I have a root growing in my sewage drain and I’m wondering what is the best way to remove it and what are the implications of having an apparently cracked main sewage line. Backstory: a few months ago my toilet stopped up and while investigating I took the toilet off and discovered a pinky finger sized root growing all the way up to the toilet wax ring and forming a thick mat of roots around the wax ring area. I was able to run a cheap auger I bought at Lowe’s and clear the line of solids that had backed up. However, I have not been able to clear the roots from the drain. I did buy this powder root inhibitor chemical at Lowe’s which I guess stops future growth. I have not been able to remove the actual root system. I live in a concrete slab suburban house that is about 60 feet feet from the main sewage line at the cul de sac. There is a large silver maple tree growing in my front yard which I suspect the roots came from. How do I best deal with this problem without breaking the bank??

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    Rent a properly sized auger with enough cable to get all the way out to the main. – Tyson Dec 25 '17 at 3:29

There at different styles of augger heads on larger units. Most folks are familiar with the cork screw style end that will grab chunks of hair and roots but there are also several styles of cutting heads the one I have the best luck with for clearing roots is a head that has 2 flat loops that are about 3" long and then 2 more flat loops that are a bit shorter but are the same diameter as the longer ones the loops are a flat stainless material that is fairly thin. These won't cut through a plug very well but they scrape the walls and cut the roots. I have found once roots get in the pipe it becomes an annual event until the pipe is replaced (even using chemical inhibitor). The large augger I purchased came with 3 or 4 heads , I found the best thing was to the head that looked like a hunting arrow to punch a hole in the mess then use the one with the loops. My unit has a power feed lever I go forward until I notice some back pressure then let it spin at that location for a little while move forward very slowly so the bands or loops cut the roots loose I do run water when doing this so everything is flushed as it is cut loose. The first time I did this I did not run water and all the chopped up root pieces plugged at the entrance to the main line and I had to run the cork screw head in to pull the roots out. I have had this happen in 2 homes 1 got so bad I replaced the line the other I just ran the snake every spring and never had and more problems until the next spring.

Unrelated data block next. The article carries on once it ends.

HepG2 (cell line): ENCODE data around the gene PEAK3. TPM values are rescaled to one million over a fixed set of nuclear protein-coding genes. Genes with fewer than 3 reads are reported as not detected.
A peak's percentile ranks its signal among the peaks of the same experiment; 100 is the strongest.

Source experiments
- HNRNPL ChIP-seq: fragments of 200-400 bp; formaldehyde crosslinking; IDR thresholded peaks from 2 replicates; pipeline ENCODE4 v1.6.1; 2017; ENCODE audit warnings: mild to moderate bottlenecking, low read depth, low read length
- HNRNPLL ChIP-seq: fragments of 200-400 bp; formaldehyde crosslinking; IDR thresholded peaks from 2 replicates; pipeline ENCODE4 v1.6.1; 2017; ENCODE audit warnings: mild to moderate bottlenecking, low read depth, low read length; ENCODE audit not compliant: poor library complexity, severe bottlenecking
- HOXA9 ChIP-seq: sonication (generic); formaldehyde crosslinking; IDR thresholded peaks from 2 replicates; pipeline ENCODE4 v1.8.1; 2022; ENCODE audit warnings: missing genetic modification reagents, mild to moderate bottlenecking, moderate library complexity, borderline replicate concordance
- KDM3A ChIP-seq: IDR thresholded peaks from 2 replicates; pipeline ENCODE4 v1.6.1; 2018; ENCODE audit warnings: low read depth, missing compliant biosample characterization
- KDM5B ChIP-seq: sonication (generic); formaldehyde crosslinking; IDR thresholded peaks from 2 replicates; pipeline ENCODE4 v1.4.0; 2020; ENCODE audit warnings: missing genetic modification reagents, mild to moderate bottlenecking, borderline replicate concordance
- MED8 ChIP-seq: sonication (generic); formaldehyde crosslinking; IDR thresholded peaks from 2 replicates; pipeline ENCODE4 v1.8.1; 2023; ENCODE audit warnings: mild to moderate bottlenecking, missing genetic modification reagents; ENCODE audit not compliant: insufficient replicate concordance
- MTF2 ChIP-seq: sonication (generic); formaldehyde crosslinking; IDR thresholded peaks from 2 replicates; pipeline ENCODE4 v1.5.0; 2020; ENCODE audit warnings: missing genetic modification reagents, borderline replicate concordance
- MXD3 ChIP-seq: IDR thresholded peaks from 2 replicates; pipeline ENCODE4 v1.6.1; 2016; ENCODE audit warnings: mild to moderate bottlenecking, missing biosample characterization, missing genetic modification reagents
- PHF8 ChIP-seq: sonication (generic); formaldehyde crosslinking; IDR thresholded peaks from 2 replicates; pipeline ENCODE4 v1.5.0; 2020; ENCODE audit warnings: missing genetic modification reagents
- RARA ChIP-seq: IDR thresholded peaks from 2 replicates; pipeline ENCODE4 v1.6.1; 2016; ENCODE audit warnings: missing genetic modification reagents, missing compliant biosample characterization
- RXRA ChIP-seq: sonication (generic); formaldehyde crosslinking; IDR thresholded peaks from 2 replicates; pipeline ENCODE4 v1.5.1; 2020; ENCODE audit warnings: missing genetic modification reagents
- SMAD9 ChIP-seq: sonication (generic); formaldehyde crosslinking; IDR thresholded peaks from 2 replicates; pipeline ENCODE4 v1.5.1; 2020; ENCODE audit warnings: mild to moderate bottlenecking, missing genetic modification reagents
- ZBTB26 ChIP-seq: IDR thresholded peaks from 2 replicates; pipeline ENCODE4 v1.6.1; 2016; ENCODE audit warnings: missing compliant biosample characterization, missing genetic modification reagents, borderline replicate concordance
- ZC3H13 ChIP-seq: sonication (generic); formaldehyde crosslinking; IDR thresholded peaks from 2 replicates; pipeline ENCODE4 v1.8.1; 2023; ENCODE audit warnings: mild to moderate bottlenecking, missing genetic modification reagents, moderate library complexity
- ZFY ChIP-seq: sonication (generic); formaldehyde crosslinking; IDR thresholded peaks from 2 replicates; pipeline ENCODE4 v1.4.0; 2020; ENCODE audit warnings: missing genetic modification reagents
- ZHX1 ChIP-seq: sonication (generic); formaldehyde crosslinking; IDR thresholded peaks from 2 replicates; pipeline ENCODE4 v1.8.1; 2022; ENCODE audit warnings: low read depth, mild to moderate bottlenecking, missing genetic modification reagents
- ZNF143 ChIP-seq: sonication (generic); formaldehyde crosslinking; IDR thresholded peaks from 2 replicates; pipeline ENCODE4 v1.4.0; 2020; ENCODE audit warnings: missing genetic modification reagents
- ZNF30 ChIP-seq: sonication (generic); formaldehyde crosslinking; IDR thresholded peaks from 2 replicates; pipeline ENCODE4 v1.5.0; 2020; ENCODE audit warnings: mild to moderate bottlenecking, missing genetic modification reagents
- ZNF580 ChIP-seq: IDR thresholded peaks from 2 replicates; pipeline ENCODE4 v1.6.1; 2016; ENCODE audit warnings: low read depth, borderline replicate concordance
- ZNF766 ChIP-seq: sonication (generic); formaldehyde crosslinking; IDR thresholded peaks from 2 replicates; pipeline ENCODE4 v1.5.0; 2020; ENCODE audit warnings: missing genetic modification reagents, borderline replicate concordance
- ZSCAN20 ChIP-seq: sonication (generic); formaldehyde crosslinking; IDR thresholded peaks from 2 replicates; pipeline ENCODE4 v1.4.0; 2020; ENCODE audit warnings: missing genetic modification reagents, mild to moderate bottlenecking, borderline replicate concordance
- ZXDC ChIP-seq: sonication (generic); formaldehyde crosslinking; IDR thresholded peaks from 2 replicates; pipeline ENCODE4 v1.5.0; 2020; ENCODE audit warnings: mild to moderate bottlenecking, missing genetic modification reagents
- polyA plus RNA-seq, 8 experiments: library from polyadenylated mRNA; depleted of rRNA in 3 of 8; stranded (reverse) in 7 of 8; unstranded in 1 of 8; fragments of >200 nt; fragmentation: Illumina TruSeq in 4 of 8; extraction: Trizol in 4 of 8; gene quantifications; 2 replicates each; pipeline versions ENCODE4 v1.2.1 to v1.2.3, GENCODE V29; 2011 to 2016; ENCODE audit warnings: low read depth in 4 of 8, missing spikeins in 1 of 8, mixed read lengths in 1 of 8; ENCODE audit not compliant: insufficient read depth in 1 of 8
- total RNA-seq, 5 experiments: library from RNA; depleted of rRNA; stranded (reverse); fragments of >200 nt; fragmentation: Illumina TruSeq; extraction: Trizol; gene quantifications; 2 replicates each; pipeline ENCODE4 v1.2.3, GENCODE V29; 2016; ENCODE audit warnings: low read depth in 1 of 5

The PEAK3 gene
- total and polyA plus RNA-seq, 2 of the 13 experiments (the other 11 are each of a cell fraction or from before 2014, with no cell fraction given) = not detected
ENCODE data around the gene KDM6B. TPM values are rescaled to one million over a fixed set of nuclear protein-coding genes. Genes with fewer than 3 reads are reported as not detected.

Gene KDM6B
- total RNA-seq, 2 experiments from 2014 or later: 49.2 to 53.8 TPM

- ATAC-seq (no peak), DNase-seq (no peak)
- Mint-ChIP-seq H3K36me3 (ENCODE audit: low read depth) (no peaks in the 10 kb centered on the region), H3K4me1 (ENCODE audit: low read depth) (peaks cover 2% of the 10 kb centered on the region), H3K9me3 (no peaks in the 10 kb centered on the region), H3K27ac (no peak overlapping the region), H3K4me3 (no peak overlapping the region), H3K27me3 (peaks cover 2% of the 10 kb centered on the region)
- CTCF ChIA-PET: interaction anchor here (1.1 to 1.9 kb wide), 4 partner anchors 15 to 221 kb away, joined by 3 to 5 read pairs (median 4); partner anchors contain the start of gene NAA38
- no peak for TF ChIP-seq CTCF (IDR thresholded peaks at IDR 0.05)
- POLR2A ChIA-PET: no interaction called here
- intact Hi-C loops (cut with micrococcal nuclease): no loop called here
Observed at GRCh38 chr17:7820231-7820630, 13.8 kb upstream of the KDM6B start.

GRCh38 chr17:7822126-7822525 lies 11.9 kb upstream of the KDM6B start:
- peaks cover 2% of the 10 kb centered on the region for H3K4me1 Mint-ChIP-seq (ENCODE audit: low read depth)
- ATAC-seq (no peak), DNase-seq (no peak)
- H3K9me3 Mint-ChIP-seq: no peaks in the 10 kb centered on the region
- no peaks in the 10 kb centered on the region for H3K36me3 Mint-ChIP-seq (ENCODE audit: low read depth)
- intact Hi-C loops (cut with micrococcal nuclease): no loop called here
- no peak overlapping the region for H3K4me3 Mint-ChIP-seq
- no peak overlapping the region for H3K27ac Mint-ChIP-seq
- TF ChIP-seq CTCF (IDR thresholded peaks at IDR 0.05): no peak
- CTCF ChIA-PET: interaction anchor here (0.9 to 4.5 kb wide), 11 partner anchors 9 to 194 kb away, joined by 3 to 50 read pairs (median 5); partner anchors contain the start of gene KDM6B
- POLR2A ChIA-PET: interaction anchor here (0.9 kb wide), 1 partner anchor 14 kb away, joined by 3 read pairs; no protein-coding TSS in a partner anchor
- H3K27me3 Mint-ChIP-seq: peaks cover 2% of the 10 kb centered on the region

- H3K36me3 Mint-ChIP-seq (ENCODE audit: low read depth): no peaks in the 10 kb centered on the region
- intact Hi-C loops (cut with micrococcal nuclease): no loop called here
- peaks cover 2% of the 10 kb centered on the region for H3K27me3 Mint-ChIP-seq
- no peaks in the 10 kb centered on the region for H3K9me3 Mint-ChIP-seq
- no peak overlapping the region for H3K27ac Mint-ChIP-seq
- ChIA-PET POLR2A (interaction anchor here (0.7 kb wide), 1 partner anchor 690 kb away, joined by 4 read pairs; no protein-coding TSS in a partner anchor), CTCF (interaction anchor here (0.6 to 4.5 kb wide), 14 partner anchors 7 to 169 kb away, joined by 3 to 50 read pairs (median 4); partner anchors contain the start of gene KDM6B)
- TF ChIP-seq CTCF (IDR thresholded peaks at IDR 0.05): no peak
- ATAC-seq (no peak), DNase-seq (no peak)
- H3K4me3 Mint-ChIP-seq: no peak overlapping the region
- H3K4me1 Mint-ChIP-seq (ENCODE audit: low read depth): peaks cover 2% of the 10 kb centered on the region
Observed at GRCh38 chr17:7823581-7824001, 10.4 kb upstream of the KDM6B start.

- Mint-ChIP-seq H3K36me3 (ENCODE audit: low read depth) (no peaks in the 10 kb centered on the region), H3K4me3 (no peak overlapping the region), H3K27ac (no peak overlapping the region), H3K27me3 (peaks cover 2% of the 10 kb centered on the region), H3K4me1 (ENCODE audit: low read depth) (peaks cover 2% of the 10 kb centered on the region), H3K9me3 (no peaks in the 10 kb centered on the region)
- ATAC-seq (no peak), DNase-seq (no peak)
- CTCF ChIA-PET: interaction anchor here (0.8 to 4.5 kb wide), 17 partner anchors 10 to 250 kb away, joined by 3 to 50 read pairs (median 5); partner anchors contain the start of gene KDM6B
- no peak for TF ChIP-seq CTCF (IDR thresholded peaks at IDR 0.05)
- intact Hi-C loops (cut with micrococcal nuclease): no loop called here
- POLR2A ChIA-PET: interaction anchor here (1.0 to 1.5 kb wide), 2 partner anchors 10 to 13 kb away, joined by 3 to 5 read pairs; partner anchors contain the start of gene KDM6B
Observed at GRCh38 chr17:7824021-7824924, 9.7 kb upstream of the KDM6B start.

• Spring? If the line is problematic due too root growth and needs an annual cleaning, I’d do it in the fall, as soon as the leaves have turned and the growing season has ended. – Tyson Dec 25 '17 at 14:13
  • For me that's when I or the renters had problems with both houses it may have worked to do it in the fall but who wants to play with poop if they don't have to. – Ed Beal Dec 25 '17 at 16:53
  • My first house was a piece of crap, and I owned it 6 years. I called roto-rooter the first time, the guy that came said he'd been there before (for previous owner) and told me to just get on the annual program at a discount and that I should have it cleaned every year in the fall as soon as the leaves turned. In all honesty if I was doing it myself, I'd rather prevention on a nice warm day, as opposed to playing in poop on a cold, rainy, winter night. – Tyson Dec 25 '17 at 21:24

How do I best deal with this problem without breaking the bank?

Your long-term lowest cost solution might be to hire a root removal specialist to come out twice a year and proactively clean the line. At approx. $125 per service (avg. depending on access), you could do this for many years before you would reach the cost of line replacement. There would still be the potential for inconvenient surprise stoppages because using a root cutter does not clear the entire line of roots (the heavy cable and cutter lie on the bottom of the pipe, leaving a "curtain" of roots untouched) nor does it prevent growth.

The most effective and reliable options (also the most expensive) are to either replace the line or have it hydro-blasted and "shot" with a liner to prevent future root intrusion.

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